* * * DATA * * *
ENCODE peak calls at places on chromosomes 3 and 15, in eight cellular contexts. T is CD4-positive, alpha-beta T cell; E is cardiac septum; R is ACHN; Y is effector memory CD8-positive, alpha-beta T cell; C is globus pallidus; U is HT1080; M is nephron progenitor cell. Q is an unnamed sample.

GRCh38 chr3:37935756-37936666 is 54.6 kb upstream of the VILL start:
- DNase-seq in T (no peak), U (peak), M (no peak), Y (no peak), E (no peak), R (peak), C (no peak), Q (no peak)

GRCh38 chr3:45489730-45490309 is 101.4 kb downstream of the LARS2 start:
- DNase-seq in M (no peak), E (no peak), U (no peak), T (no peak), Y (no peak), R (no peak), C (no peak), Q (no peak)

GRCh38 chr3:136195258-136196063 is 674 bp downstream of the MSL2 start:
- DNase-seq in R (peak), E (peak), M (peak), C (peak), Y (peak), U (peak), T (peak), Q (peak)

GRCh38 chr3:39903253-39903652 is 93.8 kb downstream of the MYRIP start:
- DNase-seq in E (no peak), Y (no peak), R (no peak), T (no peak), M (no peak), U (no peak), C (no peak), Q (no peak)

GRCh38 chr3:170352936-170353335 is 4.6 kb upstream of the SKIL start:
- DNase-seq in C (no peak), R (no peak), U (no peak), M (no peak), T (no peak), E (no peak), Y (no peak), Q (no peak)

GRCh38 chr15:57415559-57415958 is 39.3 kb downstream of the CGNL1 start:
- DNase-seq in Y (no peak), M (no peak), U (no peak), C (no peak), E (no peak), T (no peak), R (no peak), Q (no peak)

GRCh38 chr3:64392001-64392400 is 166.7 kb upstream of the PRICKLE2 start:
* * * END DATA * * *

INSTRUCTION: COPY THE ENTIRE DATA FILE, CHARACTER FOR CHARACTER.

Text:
ENCODE peak calls at places on chromosomes 3 and 15, in eight cellular contexts. T is CD4-positive, alpha-beta T cell; E is cardiac septum; R is ACHN; Y is effector memory CD8-positive, alpha-beta T cell; C is globus pallidus; U is HT1080; M is nephron progenitor cell. Q is an unnamed sample.

GRCh38 chr3:37935756-37936666 is 54.6 kb upstream of the VILL start:
- DNase-seq in T (no peak), U (peak), M (no peak), Y (no peak), E (no peak), R (peak), C (no peak), Q (no peak)

GRCh38 chr3:45489730-45490309 is 101.4 kb downstream of the LARS2 start:
- DNase-seq in M (no peak), E (no peak), U (no peak), T (no peak), Y (no peak), R (no peak), C (no peak), Q (no peak)

GRCh38 chr3:136195258-136196063 is 674 bp downstream of the MSL2 start:
- DNase-seq in R (peak), E (peak), M (peak), C (peak), Y (peak), U (peak), T (peak), Q (peak)

GRCh38 chr3:39903253-39903652 is 93.8 kb downstream of the MYRIP start:
- DNase-seq in E (no peak), Y (no peak), R (no peak), T (no peak), M (no peak), U (no peak), C (no peak), Q (no peak)

GRCh38 chr3:170352936-170353335 is 4.6 kb upstream of the SKIL start:
- DNase-seq in C (no peak), R (no peak), U (no peak), M (no peak), T (no peak), E (no peak), Y (no peak), Q (no peak)

GRCh38 chr15:57415559-57415958 is 39.3 kb downstream of the CGNL1 start:
- DNase-seq in Y (no peak), M (no peak), U (no peak), C (no peak), E (no peak), T (no peak), R (no peak), Q (no peak)

GRCh38 chr3:64392001-64392400 is 166.7 kb upstream of the PRICKLE2 start: